‘The Rape of the Lock’ as a piece of Satire

‘The Rape of the Lock’ as a piece of Satire

‘The Rape of the Lock’ as a piece of Satire

As a piece of satire, The Rape of the Lock, greatly surpasses all its predecessors. It sparkles in every line. The touch is never too heavy, an air of gay good humour is preserved throughout.

The nicest proportion is kept. On a mere lock of hair, the powers of air, as well as of earth, are centred. But the sylphs are no more too great for their task than are Milton’s archangels for theirs. They preside over fashions and

Oft, in drams, invention we bestow,

To change a flounce, or add a fur below.

They are the spirits of coquettes and in a new generation reimpose the vanities they themselves have felt of old :

With varying vanities, from every part,

They shift the moving toyshop of their heart

Where wigs with wigs, with sword knots sword-knots strive.

Beaux banishes, and coach’s drive.

She over whom they preside is worthy of such spirits. Her eyes first open on a billet doux. She adores the cosmetic powers and bends to the heavenly image in the glass which the inferior priestess’

Trembling begins the sacred rites of Pride.

The poem is a social satire and the poem as Pope himself declared was “to laugh at the little unguarded foibles of the female sex.” Through Belinda, the poet satirises the foibles of the whole frivolity. It continues the strain of mocking hoops and patches and their wearers, which supplied Addison and his colleagues with materials for many Spectators. The toilet was women’s great scene of business, and the right adjustment of their principal job. The women used to be fashionable and entertained visits even in their beds. In The Rape of the Lock, Pope displays the world of fashion in its most gorgeous and attractive hairs. The beauty of Belinda, the details of her toilet, her troops of admirers are not of one Belinda alone but of every lady of court in Pope’s time.

Lap-dogs were as favourite with women as Shock was a favourite dog of Belinda. They had nothing useful to do. They left their beds late in the day, and the only drudgery they knew was of the toilet. The powers they worshiped were no ordinary powers, but the cosmetic powers. The toilet table for them was an altar for the worship of goddess Beauty or God Love. Every sort of fashionable object could be seen on their table-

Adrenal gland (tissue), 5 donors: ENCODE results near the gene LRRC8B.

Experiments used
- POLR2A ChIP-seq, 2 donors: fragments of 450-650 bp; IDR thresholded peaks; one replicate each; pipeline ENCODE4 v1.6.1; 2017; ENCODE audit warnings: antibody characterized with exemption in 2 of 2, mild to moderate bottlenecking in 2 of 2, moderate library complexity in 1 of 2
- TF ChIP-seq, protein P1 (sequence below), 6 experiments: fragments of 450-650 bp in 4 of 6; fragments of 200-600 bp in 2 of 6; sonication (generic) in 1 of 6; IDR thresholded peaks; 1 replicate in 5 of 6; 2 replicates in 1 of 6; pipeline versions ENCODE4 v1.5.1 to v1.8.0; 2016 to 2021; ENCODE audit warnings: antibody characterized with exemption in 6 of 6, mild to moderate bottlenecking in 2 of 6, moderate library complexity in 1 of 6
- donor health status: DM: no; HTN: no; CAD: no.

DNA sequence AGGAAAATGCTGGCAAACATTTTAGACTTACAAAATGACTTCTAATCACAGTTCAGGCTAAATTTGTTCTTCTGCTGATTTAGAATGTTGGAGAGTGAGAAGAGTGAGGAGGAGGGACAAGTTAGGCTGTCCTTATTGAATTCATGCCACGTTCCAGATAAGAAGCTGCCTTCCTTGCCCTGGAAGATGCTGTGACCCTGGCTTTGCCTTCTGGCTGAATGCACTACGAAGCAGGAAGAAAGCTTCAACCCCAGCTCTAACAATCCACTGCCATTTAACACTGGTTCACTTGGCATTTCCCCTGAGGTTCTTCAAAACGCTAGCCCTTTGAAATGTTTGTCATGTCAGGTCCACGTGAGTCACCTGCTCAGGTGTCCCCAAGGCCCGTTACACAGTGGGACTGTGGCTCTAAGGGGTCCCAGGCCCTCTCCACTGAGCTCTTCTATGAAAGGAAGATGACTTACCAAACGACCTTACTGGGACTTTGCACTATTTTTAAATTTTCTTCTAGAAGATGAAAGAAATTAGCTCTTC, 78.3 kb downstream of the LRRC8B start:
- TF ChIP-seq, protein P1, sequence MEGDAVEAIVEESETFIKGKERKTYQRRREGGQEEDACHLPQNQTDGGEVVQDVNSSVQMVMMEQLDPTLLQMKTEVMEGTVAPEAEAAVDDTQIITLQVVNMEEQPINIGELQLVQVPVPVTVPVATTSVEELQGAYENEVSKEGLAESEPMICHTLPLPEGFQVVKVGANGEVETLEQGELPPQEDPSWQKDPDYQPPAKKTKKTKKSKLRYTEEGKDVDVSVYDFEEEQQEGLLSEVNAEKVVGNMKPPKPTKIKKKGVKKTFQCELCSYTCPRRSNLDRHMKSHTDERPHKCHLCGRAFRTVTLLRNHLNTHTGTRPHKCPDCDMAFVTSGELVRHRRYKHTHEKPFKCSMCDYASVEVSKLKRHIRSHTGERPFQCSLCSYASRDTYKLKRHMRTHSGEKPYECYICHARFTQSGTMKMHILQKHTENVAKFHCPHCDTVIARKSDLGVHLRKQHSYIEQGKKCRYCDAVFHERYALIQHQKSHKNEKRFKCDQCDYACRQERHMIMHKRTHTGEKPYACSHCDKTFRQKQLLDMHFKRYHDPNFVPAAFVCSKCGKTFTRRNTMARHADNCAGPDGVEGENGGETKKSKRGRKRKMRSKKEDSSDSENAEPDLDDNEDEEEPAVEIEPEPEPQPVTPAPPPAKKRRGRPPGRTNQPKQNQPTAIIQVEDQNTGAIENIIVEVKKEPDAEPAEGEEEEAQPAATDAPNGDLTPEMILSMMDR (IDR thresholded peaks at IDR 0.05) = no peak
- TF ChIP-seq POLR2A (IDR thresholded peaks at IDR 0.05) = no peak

This casket India’s glowing gems unlocks,

And all Arabia breathes from yonder box.


Transformed to combs, the speckled and the white.

The tortoise, here and elephant unite.

Pope satirises in the following lines the prevailing fashions of love- affairs among the young because –

But chiefly Love to Love an altar built,

Of twelve vast French Romances, neatly gilt.

There lay three Garters, half a Pair of Gloves

And all the Trophies of his form Loves.

With tender Billet- doux he lights the Pyre.

And breathes three amorous Sighs to raise the Fire.

Then the poet attacks the delicacies and softened cares of the fair sex. These lines also reflect the main preoccupations and the tastes of the then women. How sentimental and delicate they were-

Whether the Nymph shall break Dianna’s Law,

Or some frail China Jar receive a Flaw,

Or stain her Honour, her new Brocade.

Forget her prayers or miss a Masquerade,

Or lose her Heart, or Necklace, at a Ball…..

How satirically he points out that it was a common fashion with women to lose their hearts at a ball. The Court of Hampton remained always busy “with singing, laughing, ogling, and all that.” The spirit of the poem is thus permeated with the spirit of satire. And the aim of this satire is to establish peace between the two quarrelling families in particular and to reform the fads and fashions of the contemporary society in general. The Rape is after all a creation of young soul full of mirth and wit. humour and irony. Compton- Rickett says that the poem is a light satire on the upper class, “the artificial tone of the age, the frivolous aspect of feminity, is nowhere more exquisitely pictured than in this poem. It is the epic of trifling a page torn from the petty. Pleasure seeking life of a fashionable beauty.

English – Important links

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About the author

Kumud Singh

M.A., B.Ed.

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